• By: Dan Donovan

OAG’s Franklin Carmichael in Group of Seven stamp series

In celebration of the 100th anniversary of the first exhibition of the Group of Seven, Canada Post is issuing a new series of stamps featuring striking landscapes by original members of the Group. The set includes In the Nickel Belt (1928) by Franklin Carmichael, a work from the Firestone Collection of Canadian Art, housed at the Ottawa Art Gallery (OAG). Carmichael was known for his use of watercolours, but he also used oil paints, charcoal and other mediums to capture the Ontario landscapes of which he was fond. 

Alexandra Badzak, Chief Executive Officer of the OAG told Ottawa Life Magazine that the “OAG is pleased to participate, alongside other venerable galleries from across the country, in Canada Post’s commemoration of the 100th anniversary of the Group of Seven. Our contribution of Franklin Carmichael’s work illustrates the artist’s and the group’s ability to transcend time and evoke a powerful connection to the beauty and contradictions of the Canadian landscape.”

In the Nickel Belt is one of Franklin Carmichael’s most important works. Among hills of rock, a billow of rising smoke majestically dominates the skyline, reflecting Carmichael’s reverence for the Northern Ontario landscape, alongside his critique of environmental destruction through industry. Although painted almost 100 years ago, in the face of climate change the significance of his work continues to be relevant for contemporary audiences. The piece will be travelling to Europe for a celebratory exhibition called Magnetic North: Canadian Modern Painting 1910-1940, co-organized by the Schirn Kunsthalle Frankfurt, the National Gallery of Canada, and the Art Gallery of Ontario.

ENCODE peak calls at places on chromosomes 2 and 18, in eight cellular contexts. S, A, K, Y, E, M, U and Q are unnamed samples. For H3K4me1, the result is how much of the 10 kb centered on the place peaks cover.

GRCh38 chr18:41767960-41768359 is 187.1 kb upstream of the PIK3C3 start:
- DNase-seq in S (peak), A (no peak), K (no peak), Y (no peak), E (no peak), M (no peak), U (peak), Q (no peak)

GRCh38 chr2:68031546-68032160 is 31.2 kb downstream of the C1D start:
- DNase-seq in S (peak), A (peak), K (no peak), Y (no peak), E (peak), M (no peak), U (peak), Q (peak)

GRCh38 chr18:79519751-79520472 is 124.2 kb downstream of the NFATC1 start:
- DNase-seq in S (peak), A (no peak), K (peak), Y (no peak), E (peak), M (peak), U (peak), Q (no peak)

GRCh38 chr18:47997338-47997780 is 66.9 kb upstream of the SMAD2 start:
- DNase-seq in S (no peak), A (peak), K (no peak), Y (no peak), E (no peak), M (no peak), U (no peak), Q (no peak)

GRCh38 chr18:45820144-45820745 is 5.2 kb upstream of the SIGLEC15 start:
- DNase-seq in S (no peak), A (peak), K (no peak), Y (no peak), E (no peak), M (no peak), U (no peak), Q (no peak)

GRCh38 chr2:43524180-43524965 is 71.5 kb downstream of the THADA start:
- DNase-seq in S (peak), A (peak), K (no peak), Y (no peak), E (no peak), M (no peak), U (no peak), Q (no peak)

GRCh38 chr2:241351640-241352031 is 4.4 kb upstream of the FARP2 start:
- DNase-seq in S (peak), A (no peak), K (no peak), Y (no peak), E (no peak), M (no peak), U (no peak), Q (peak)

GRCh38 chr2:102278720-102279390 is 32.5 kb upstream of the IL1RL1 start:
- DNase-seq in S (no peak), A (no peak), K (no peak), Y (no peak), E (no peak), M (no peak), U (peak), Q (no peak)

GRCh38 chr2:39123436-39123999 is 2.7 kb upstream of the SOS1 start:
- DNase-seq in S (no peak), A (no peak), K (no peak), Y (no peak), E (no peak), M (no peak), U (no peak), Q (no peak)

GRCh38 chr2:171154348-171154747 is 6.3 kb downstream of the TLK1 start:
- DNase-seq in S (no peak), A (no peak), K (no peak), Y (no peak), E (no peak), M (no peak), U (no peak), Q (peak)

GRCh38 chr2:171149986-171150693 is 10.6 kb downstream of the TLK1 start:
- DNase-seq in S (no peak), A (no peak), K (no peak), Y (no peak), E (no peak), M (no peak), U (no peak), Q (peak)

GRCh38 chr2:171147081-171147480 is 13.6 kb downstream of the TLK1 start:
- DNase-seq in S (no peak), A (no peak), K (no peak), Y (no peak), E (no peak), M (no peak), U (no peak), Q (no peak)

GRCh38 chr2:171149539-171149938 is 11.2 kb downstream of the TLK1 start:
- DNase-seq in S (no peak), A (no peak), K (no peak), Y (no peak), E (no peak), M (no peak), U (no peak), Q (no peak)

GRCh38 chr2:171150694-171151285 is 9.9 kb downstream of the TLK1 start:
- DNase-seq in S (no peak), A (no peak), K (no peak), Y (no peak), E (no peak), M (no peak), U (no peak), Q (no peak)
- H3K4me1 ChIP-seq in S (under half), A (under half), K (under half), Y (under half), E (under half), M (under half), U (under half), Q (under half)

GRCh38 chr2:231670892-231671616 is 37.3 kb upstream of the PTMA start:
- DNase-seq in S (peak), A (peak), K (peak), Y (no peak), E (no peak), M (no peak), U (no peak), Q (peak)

It was one hundred years ago, on May 7, 1920, that Canadian artists Franklin Carmichael, Lawren S. Harris, A.Y. Jackson, Frank H. Johnston, Arthur Lismer, J.E.H. MacDonald and F.H. Varley the Group of Seven held their first art exhibition at the Art Gallery of Toronto (now the Art Gallery of Ontario). Although they disbanded by the end of the decade, they have had a lasting impact on the development of Canadian art for a century and continue to attract collectors on an international scale.

Seven works are featured in the stamp issue, using works drawn from six major Canadian galleries:

  • In the Nickel Belt (1928), by Franklin Carmichael
  • Miners’ Houses, Glace Bay (circa 1925), by Lawren S. Harris
  • Labrador Coast (1930), by A.Y. Jackson
  • Fire-swept, Algoma (1920), by Frank H. Johnston
  • Quebec Village (1926), by Arthur Lismer
  • Church by the Sea (1924), by J.E.H. MacDonald
  • Stormy Weather, Georgian Bay (1921), by F.H. Varley

Stamps are available on Thursday, May 7, at canadapost.ca/shop

About the Ottawa Art Gallery (OAG): OAG is Ottawa’s municipal art gallery and cultural hub. Located in Ottawa’s downtown core, the expanded Gallery is a contemporary luminous cube designed by KPMB Architects and Régis Côté et associés.

The Firestone Collection of Canadian Art is a significant art collection that spans the modern period (1890–1985). Originally established by Ottawa-based collectors O.J. and Isobel Firestone in the early 1950s, the collection contains over 1,600 works by influential Canadian artists